Wednesday, September 22, 2010

Marcellus Shale Legislation Sponsored by GOP Pennsylvanians

The clock is ticking for lawmakers to levy a severance tax on natural gas extraction for Marcellus Shale.
On Tuesday, as the four caucuses inched closer to their intended Oct. 1 deadline, House Republicans unveiled a plan to change the state fleet of vehicles to use natural gas instead of gasoline.
State Rep. Stan Saylor (R-Red Lion) said the plan is not a House G.O.P. statement against a severance tax. Each member will decide whether to support a tax if it comes to a vote.
Now, it's up to everyone to come to an agreement on a tax in just a few weeks.
"No state has taken up the challenge T. Boone Pickens put out there, as he has talked about other states using our natural resources to clean and up and create jobs, somebody has to be first," said Saylor, who is also the Republican policy chairman.
Surrounded by a dozen House G.O.P. Members, Saylor thinks Pennsylvania should start the trend. The conversion of the state's 16, 000 car fleet to natural gas would cost about $10 million and take about three years to see the savings.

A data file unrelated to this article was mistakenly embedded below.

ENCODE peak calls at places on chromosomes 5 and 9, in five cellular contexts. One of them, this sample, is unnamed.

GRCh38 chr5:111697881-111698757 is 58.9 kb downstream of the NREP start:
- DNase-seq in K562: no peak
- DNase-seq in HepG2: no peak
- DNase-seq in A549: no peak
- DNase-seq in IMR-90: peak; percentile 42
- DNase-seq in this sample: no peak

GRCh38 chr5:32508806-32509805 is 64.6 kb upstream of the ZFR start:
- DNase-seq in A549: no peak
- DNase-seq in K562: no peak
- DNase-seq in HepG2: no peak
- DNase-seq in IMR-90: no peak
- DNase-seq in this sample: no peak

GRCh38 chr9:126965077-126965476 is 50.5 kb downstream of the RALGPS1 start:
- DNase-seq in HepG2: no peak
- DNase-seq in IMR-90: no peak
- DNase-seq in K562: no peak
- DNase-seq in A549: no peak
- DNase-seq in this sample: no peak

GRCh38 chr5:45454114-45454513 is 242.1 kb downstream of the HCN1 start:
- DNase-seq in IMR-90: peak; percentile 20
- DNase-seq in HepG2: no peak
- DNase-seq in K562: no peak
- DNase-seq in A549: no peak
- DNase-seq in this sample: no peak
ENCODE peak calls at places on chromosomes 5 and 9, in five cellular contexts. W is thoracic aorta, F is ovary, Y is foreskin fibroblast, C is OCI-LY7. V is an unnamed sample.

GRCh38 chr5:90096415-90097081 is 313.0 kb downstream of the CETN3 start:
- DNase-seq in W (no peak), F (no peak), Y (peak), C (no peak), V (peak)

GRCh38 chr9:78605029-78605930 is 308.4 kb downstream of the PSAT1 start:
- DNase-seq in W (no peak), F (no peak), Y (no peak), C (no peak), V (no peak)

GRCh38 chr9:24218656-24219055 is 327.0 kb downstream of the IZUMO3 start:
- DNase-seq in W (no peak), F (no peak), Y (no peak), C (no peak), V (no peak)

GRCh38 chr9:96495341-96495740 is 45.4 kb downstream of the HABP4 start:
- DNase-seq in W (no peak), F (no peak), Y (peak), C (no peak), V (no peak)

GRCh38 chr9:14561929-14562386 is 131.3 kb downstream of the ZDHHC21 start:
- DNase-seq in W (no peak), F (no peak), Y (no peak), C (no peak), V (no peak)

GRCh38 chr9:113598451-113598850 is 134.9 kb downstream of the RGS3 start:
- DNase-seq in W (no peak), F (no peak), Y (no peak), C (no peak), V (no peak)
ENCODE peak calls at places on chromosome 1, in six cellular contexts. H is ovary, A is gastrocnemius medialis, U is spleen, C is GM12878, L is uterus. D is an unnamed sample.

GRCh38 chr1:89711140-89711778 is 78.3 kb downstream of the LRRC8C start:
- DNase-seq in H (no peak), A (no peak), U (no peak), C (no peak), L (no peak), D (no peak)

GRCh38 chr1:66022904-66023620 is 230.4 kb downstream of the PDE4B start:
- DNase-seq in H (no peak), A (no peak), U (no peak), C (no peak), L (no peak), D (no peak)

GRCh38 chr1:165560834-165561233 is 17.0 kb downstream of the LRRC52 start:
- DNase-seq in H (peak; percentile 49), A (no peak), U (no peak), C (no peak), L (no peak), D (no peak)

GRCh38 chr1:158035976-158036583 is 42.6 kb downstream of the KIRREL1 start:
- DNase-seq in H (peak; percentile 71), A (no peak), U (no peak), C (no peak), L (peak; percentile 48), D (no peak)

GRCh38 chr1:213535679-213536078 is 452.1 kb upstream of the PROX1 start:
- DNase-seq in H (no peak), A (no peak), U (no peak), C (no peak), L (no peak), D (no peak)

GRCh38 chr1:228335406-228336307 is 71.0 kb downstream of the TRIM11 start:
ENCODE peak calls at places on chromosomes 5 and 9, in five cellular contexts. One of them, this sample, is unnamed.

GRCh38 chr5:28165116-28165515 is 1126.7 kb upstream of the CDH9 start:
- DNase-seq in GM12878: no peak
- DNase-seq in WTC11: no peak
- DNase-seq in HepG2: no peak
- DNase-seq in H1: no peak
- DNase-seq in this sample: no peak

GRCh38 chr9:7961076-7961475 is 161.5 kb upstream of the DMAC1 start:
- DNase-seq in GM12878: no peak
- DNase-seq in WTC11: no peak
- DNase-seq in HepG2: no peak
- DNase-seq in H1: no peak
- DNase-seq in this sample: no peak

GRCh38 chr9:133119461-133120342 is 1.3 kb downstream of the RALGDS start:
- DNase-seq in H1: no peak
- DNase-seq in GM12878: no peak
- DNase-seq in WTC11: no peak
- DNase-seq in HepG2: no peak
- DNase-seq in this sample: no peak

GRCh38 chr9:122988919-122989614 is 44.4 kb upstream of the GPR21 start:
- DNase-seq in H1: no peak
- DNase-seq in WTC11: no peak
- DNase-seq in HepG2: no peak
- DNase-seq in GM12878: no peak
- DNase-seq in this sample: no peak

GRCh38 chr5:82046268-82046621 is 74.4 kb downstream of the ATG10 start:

The move to natural gas-powered vehicles is part of the Republican plan dubbed "Marcellus Works."
Because the Republicans are in the minority in the House, they can't call a vote on the bills. However, their votes remain important to the House Democrats looking to pass a severance tax.
At this point, House Democrats want the most expensive tax of its kind in the nation. It's a drastic difference to the Senate Republicans' plan to have a 1.5 percent tax that, after five years, would gradually reach 5 percent.
"It's a complicated and complex area. Taxes are a part of it," said state Sen. Jay Costa (D-Allegheny).
Costa is negotiating the tax and said they need to find a middle ground, especially on other concerns besides the tax, like the environment and how they will drive resources.
"We need those resources to be able to drive back into the general fund and make sure to have the appropriate resources to protect roadways ... and protect waterways," said Costa.
Gov. Ed Rendell has said all along that he wants a 5 percent tax, hoping to generate $288 million. Without a tax in place, it will leave a hole in the budget.
Some are doubting that legislators will come to an agreement this session.

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